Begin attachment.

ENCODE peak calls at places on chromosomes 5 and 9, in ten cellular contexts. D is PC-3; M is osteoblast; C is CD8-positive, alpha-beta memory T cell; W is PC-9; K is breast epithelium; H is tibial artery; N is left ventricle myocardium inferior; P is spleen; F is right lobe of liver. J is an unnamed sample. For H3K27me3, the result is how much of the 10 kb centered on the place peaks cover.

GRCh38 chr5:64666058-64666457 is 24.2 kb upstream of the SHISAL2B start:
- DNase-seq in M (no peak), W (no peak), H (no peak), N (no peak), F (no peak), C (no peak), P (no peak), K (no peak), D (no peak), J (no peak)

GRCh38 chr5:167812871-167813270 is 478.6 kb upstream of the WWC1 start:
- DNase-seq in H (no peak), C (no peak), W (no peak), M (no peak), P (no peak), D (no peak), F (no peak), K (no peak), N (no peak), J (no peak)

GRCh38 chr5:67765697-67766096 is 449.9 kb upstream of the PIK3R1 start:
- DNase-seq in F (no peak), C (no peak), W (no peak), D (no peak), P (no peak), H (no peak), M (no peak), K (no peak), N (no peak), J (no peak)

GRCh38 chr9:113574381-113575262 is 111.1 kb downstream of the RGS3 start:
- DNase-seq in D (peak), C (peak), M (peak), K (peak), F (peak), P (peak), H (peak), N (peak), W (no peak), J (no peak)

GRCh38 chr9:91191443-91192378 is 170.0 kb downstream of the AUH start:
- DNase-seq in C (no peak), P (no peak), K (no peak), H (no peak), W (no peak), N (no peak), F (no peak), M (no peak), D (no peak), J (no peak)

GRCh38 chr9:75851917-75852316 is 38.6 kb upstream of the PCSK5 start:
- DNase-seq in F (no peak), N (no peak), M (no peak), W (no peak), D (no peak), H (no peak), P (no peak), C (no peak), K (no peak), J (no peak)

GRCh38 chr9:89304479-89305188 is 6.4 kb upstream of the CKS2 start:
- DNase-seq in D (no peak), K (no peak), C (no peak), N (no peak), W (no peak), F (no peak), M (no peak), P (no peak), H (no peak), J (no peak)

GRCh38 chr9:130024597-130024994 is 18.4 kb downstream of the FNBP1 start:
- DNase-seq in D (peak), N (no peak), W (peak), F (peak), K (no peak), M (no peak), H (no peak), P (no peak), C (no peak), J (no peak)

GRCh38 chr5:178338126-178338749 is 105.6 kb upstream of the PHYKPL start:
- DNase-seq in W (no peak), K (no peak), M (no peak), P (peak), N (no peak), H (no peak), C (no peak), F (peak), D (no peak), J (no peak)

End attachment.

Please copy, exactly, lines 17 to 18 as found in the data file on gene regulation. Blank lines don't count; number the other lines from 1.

- DNase-seq in D (peak), N (no peak), W (peak), F (peak), K (no peak), M (no peak), H (no peak), P (no peak), C (no peak), J (no peak)

GRCh38 chr5:178338126-178338749 is 105.6 kb upstream of the PHYKPL start: